Parliament’s Bureau agreed on Wednesday evening to EP President Jerzy Buzek’s proposal to make public the report drawn up in 2008 by the EP’s internal auditor on the operation of the parliamentary assistance allowance in 2004-06. The entire system for employing MEPs’ assistants has since been replaced and steps have been taken where necessary to recover sums unduly paid.
Parliament will not appeal against the decision by the EU General Court on 7 June 2011 that the report should be made available to a citizen who had requested it.
President Buzek said: "The report from 2008 deals with events from 2004-06 and led to an overhauling of the system of payments for Parliamentary Assistants in 2009. We are pleased that the situation described in the report has been remedied."
Completely new system for MEPs’ assistants since 2009
The report pinpointed a number of weaknesses in the system that existed at the time. Parliament reacted by reviewing the system, which was in fact scrapped entirely and replaced with a new one with effect from the 2009 elections.
MEPs assistants in Brussels now have a formal EU statute and are employed directly by the EP administration. Assistants in the MEPs’ countries of origin are paid via officially qualified paying agents, who ensure their contracts meet all national law requirements and that tax and social security arrangements are properly handled. Up to a quarter of the allowance can be used for non-staff services from companies (such as legal advice or website design) and this too is paid via official qualified paying agents.
None of the Parliamentary Assistance Allowance is paid to or via the MEP themselves. It is a budget (of €21 209 per month) held by the Parliament, from which the costs of employing assistants are deducted as they are paid out. Any unspent funds remain with Parliament.
In general, MEPs may no longer have close relatives among their staff, though there is a transitional period to 2014 for those individuals already employed in the previous parliamentary term.
Allegations of abuse of the system
There were weaknesses in the old system of employing MEPs’ assistants. This is why it was replaced.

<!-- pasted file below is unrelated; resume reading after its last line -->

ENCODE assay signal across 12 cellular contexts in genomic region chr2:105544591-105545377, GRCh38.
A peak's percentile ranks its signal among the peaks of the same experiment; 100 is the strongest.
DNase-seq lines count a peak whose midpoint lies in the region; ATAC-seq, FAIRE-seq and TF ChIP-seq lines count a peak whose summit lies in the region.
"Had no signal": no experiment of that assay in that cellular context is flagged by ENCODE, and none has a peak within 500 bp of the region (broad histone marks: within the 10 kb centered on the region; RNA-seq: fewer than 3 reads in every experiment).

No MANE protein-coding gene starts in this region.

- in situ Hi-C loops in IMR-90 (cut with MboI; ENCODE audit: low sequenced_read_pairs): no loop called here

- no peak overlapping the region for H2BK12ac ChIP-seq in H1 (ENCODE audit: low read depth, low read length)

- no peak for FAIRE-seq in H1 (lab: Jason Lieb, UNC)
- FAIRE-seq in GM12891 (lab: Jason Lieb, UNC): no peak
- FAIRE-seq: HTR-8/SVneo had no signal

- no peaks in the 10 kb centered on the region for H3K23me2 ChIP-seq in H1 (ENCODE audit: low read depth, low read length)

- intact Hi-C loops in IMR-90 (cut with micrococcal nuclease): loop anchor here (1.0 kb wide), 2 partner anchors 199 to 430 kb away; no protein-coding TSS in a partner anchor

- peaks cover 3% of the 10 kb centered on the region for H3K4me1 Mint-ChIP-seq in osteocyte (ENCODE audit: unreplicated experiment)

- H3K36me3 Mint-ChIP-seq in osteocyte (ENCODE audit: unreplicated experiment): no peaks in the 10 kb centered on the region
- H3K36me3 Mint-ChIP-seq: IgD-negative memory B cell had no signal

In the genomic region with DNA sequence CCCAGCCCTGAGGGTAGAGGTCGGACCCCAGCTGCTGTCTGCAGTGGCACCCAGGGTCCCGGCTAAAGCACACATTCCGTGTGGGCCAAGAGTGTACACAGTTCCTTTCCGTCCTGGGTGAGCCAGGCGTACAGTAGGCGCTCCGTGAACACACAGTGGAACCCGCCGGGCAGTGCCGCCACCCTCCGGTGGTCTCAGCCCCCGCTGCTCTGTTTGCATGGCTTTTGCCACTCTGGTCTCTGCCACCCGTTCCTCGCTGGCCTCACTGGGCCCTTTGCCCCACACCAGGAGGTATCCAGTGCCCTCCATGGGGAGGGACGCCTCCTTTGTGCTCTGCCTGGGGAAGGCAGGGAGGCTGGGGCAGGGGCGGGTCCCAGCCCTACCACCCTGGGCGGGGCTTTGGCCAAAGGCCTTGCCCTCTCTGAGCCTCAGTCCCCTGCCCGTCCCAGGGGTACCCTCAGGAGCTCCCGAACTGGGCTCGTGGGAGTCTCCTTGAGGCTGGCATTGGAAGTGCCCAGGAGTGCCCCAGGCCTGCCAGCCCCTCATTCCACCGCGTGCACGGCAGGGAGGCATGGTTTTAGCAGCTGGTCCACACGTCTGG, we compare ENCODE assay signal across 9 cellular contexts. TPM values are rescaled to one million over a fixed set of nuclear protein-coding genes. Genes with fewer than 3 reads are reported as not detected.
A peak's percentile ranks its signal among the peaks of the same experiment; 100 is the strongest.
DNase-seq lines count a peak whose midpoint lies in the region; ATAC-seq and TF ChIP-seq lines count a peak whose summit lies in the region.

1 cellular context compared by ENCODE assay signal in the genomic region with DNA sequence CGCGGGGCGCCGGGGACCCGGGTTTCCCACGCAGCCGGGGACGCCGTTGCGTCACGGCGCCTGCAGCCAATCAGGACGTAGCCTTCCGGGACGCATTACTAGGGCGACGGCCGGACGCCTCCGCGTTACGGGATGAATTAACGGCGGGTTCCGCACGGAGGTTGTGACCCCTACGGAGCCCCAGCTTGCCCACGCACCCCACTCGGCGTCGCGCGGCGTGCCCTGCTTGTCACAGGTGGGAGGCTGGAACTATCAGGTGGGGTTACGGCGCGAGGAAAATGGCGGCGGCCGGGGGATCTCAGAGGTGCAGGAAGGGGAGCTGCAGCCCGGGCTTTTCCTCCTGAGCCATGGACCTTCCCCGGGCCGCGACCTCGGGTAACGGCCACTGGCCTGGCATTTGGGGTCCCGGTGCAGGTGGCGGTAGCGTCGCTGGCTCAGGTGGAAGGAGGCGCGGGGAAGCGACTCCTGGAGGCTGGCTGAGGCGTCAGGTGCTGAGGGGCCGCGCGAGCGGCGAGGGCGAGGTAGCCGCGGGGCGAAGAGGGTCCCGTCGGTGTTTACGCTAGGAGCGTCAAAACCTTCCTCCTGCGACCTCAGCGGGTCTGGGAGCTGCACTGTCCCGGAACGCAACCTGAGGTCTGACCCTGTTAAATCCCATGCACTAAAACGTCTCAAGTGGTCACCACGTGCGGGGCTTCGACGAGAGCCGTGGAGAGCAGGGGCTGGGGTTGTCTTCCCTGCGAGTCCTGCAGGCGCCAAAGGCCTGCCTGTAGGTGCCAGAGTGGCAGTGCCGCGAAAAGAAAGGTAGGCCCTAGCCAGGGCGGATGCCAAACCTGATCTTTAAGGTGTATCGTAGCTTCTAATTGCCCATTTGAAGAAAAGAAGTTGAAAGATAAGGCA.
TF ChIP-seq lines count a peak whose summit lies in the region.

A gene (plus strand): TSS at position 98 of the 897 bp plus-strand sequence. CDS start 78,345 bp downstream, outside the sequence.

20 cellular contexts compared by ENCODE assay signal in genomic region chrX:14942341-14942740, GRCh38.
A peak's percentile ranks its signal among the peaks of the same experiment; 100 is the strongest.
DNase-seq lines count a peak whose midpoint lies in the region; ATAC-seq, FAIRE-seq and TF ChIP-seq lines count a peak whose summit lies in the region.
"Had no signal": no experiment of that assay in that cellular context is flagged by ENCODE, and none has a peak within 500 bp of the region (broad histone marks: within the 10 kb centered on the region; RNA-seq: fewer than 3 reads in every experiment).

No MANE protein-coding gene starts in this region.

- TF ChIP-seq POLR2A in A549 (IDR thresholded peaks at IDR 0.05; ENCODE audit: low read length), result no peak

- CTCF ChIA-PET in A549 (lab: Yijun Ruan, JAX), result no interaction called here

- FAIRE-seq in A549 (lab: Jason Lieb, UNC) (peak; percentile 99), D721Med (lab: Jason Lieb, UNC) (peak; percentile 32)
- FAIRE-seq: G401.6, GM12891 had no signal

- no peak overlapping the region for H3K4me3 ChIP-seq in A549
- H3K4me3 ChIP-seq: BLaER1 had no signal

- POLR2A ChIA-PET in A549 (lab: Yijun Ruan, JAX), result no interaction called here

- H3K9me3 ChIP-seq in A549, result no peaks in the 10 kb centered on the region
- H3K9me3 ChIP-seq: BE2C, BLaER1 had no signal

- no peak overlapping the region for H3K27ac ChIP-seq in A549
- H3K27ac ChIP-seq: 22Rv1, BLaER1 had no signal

But even relating to that system, where there were doubts about the regularity of any payments, Parliament’s services always sought more information to clarify the situation. If it turned out that funds were not properly justified or erroneously paid, the EP services took steps to recover the money.
Parliament's services have cooperated fully with investigations by OLAF, the EU's anti-fraud body, which can pass files to national prosecutors if there is evidence of wrongdoing.
Why did Parliament not make the report public before?
In general, in both the public and private sector, internal audit reports are not published, so that the authors can be completely frank in their assessments, enabling the organisation to discover problems and correct them, as happened in this case.
The Parliament can nevertheless decide to make a report of this type public, but to have done so in this case might have disrupted the decision-making process on reform of the system.
With the passage of time, and the fact that the complete overhaul was enacted in 2009, this is no longer such a pressing concern, and Parliament is now happy to accept the Court’s decision that the document should be published.
Access to the report
Parliament has made the 2008 internal audit report on the former parliamentary assistance system directly available via the website of the European Parliament Register of Documents.